Immunotherapy. 2012;4(2):201-212. © 2012 Future Medicine Ltd.
Last year, we celebrated the 100th anniversary of the first successful studies of allergen immunotherapy (AIT) performed on patients with hayfever. Whereas the subcutaneous route is still a reference, tolerance induction via alternative routes has raised considerable interest over the last three decades. Importantly, sublingual immunotherapy (SLIT) is the only approach established as a valid noninvasive alternative to the subcutaneous route for immunotherapy (SCIT).
Tolerance Induction by Parenteral Routes of Administration
SCIT has been shown to be effective in decreasing both immediate and delayed symptoms, as well as the consumption of medication in patients with type I allergies to insect venom, HDM, grass and tree pollens, molds or animal dander In other words, allergy “shots” as we know them do work! The application of SCIT is limited by several drawbacks, including the need for repeated injections over several years, and the risk of anaphylaxis, which is rare but potentially life-threatening.
Clinical Trials With Intralymphatic Allergen-specific Immunotherapy
Intralymphatic administration consists of the direct injection of the allergen into the lymph nodes. Yikes, this sounds painful and technically difficult. But wait….It was initially tested to enhance protective immunity against viruses and tumors using vaccines based on proteins, peptides, naked DNA or tumor cells. As a potential alternative to SCIT, intralymphatic allergen-specific immunotherapy (ILIT) is now being investigated in humans in order to shorten the immunization scheme with low doses of allergen extracts (with a 100–1000-fold reduction when compared with SCIT), while maintaining efficacy. Studies in clinical trials have provided interesting results since ILIT with a reduced number of allergen shots and doses demonstrates some efficacy (i.e., better tolerance to allergen challenge)
For instance, a comparative clinical trial conducted in 165 grass pollen-allergic patients has shown that ILIT is comparable to SCIT in terms of its efficacy, even when very low doses of allergens are used. In this study, patients were randomized to receive either SCIT with pollen extracts for over 3 years (with cumulative allergen doses corresponding to 4 million standardized quality units) or ILIT consisting of three intralymphatic injections for over 2 months (with corresponding cumulative allergen doses of 3000 standardized quality units). In this setting, ILIT improved hayfever symptoms, reduced skin prick test reactivity while enhancing patient quality-of-life and compliance. In terms of safety, ILIT exhibited only mild side effects in the form of local pain or inflammation. Could this be because the dose required is so much smaller than traditional SCIT?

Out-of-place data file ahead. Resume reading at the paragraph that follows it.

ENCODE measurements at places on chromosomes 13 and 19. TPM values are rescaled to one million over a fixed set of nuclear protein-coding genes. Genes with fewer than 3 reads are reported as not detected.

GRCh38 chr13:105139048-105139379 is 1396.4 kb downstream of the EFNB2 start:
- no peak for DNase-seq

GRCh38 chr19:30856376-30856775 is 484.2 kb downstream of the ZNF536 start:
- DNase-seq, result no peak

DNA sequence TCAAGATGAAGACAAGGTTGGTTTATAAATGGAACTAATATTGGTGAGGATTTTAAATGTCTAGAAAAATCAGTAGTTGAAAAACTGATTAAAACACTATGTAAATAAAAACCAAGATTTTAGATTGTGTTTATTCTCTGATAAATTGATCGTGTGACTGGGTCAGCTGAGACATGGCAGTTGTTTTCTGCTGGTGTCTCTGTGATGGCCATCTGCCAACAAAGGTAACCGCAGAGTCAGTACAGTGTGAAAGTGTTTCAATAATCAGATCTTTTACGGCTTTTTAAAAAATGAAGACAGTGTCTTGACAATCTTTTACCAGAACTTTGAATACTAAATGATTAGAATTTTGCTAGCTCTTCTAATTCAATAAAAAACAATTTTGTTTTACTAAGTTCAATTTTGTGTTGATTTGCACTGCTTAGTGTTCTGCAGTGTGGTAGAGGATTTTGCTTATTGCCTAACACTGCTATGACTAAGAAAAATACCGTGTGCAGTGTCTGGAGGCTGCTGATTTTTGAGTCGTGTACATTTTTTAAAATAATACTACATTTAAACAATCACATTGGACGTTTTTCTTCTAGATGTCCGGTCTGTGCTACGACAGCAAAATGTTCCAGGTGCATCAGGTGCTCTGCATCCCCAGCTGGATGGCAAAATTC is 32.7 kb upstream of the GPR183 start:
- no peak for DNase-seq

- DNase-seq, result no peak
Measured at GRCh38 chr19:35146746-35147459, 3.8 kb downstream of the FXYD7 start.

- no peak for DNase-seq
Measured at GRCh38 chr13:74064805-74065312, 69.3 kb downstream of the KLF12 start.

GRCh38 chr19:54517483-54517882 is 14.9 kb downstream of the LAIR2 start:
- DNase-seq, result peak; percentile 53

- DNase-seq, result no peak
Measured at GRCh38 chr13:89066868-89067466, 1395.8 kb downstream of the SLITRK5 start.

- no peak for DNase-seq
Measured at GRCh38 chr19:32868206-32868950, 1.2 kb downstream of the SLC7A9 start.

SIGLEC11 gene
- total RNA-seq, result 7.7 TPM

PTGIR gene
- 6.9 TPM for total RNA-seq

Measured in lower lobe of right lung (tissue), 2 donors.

Overall, ILIT has provided promising clinical results and, as such, represents an attractive new approach, potentially reducing treatment duration from years to weeks. However, additional developments are necessary, including the need to assess efficacy and to optimize treatment dose in large Phase III studies. In addition, the use of complex medical equipment associated with the training of skilled personnel may also hinder its broad use in humans. Would you let a nurse stick your lymph node like this?
Clinical Trials With Epicutaneous Allergen-specific Immunotherapy
Epicutaneous (skin application) allergen-specific immunotherapy (EPIT) is growing in interest, as it represents a safe, noninvasive and patient friendly treatment for IgE-mediated allergic diseases linked with either respiratory or food allergens. More than 50 years ago, pioneer studies demonstrated clinical efficacy following EPIT in grass pollen-allergic patients. However, the use of skin scarification (and you think a tatoo is bad!) was quite burdensome precluding its broad use in humans. Currently, novel approaches have been developed to increase the safety and efficacy of EPIT. In particular, a recent study by Senti et al. reports the results from a Phase I/II study documenting the safety and efficacy of EPIT in patients allergic to grass pollen allergens (i.e., Phleum pratense extract). Allergic symptoms were reduced in nasal provocation tests, even if the efficacy was not significantly higher in the active group when compared with the placebo. No serious adverse events were recorded except for local eczematous reactions, probably due to the tape-stripping of the skin before EPIT, which may induce the release of proinflammatory cytokines (i.e., IL-1, IL-6, IL-8 or TNF-α) by keratinocytes.